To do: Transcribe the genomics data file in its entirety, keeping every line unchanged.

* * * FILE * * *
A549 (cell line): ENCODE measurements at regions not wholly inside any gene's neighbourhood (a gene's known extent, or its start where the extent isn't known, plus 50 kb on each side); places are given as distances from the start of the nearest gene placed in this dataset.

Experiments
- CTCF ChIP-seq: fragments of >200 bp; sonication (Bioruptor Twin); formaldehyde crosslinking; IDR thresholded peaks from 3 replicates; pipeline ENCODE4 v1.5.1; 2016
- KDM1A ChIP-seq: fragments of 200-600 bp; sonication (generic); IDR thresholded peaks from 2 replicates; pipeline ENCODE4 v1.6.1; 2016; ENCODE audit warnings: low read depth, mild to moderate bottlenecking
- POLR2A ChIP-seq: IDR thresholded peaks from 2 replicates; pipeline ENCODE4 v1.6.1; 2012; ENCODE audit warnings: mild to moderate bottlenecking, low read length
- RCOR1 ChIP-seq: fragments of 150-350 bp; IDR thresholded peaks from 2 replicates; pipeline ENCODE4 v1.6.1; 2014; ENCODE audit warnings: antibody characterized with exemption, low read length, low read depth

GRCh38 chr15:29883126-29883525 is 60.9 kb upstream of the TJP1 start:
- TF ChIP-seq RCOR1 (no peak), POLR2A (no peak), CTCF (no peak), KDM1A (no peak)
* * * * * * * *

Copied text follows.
A549 (cell line): ENCODE measurements at regions not wholly inside any gene's neighbourhood (a gene's known extent, or its start where the extent isn't known, plus 50 kb on each side); places are given as distances from the start of the nearest gene placed in this dataset.

Experiments
- CTCF ChIP-seq: fragments of >200 bp; sonication (Bioruptor Twin); formaldehyde crosslinking; IDR thresholded peaks from 3 replicates; pipeline ENCODE4 v1.5.1; 2016
- KDM1A ChIP-seq: fragments of 200-600 bp; sonication (generic); IDR thresholded peaks from 2 replicates; pipeline ENCODE4 v1.6.1; 2016; ENCODE audit warnings: low read depth, mild to moderate bottlenecking
- POLR2A ChIP-seq: IDR thresholded peaks from 2 replicates; pipeline ENCODE4 v1.6.1; 2012; ENCODE audit warnings: mild to moderate bottlenecking, low read length
- RCOR1 ChIP-seq: fragments of 150-350 bp; IDR thresholded peaks from 2 replicates; pipeline ENCODE4 v1.6.1; 2014; ENCODE audit warnings: antibody characterized with exemption, low read length, low read depth

GRCh38 chr15:29883126-29883525 is 60.9 kb upstream of the TJP1 start:
- TF ChIP-seq RCOR1 (no peak), POLR2A (no peak), CTCF (no peak), KDM1A (no peak)